While It’s Not Like I Knew Her is not autobiographical, I am roughly the same age as my protagonist, Jodie Taylor. And although I experienced none of the childhood brutalities she suffered, I knew the emotional and psychological burden of maintaining constant vigilance after having been labeled “peculiar”. Early in the book, an incident with a neighbor girl results in Jodie being told by her mother, Jewel, “Lord, baby girl, it’s starting to look like you’re going to need to take up far less space in this world. Double up on them clever lies you’re so damn good at. That’s if you figure on staying alive.”
As a teenager, I sat many an evening on pilings, watching the sun withdraw beyond St. Joseph Bay, and tried desperately to imagine a future from nothing at all. Everywhere I dared to search there were no stories that promised me a place in the world. My deepest longings were condemned as insane. I shared Jodie Taylor’s anger and despair, and her fear of being discovered.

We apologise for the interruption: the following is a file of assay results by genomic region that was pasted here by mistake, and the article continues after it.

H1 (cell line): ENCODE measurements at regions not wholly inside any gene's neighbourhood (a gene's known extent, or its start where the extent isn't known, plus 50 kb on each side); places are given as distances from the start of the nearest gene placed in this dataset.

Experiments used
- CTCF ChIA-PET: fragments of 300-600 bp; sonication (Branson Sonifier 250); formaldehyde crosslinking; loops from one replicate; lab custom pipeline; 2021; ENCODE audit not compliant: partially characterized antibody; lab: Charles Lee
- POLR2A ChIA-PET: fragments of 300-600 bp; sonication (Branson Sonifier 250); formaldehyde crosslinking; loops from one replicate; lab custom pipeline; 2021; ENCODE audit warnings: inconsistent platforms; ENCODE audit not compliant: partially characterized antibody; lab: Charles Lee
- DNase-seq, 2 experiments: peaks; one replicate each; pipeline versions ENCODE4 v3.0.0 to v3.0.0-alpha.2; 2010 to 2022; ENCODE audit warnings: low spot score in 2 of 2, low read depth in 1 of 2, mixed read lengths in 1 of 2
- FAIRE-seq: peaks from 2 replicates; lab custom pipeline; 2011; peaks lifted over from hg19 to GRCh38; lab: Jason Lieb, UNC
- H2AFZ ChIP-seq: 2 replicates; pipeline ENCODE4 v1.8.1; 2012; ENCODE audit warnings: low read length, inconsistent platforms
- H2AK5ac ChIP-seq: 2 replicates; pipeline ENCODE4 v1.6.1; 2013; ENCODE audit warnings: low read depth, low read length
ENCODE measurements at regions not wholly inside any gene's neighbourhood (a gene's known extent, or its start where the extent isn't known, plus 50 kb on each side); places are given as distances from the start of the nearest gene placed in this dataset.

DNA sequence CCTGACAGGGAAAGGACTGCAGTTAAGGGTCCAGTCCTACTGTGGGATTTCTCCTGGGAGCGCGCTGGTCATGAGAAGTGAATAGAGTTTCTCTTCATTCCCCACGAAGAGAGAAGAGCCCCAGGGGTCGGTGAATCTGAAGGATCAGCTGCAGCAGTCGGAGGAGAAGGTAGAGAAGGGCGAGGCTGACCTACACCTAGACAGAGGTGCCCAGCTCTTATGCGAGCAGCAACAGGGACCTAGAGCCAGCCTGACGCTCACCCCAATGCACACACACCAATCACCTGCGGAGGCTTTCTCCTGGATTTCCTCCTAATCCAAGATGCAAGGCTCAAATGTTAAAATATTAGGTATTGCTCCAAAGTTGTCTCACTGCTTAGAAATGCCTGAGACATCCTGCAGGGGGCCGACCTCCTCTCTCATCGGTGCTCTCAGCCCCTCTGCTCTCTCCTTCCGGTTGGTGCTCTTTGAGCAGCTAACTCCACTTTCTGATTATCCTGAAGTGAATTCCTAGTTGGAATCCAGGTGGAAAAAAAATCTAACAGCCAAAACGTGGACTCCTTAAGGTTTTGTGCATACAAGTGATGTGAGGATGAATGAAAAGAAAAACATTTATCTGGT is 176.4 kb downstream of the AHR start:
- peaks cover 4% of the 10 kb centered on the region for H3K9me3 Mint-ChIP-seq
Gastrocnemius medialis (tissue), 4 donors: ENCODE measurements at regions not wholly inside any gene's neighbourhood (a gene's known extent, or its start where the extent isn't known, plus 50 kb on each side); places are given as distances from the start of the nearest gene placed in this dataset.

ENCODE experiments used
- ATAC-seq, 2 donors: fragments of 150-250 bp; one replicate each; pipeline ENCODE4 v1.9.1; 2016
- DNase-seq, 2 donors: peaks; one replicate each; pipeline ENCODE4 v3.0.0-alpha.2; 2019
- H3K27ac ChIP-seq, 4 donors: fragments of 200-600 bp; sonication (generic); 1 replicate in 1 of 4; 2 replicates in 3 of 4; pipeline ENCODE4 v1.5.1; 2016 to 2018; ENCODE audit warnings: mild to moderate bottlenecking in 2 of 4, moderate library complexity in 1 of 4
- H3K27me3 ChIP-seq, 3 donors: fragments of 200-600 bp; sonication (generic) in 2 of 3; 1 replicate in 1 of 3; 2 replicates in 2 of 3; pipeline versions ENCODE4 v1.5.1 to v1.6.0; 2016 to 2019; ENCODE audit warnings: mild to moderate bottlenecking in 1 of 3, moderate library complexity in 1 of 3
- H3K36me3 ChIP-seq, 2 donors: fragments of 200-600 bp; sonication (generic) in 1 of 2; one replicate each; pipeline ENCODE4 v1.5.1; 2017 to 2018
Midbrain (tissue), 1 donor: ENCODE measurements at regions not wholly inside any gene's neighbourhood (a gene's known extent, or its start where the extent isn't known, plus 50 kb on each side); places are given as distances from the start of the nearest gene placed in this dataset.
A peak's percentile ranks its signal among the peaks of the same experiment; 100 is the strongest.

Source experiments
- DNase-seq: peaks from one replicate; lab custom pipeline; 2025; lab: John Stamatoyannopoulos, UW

So much of LGBTQ history has remained only with us, and I want to share our stories with others who wish to understand our history more completely. The damage of silence; our fears of sharing our lives, thus denying our full humanity, separating ourselves from those we are sure can’t love us. The result, I believe, is something akin to abandonment of self or soul. Jodie remarks that she made of herself a ghost. I have felt this, and I believe many others have as well.To deny our true self is to deny our full humanity.
Excerpted from interview with Judy Goodman, Jane’s Stories Press Foundation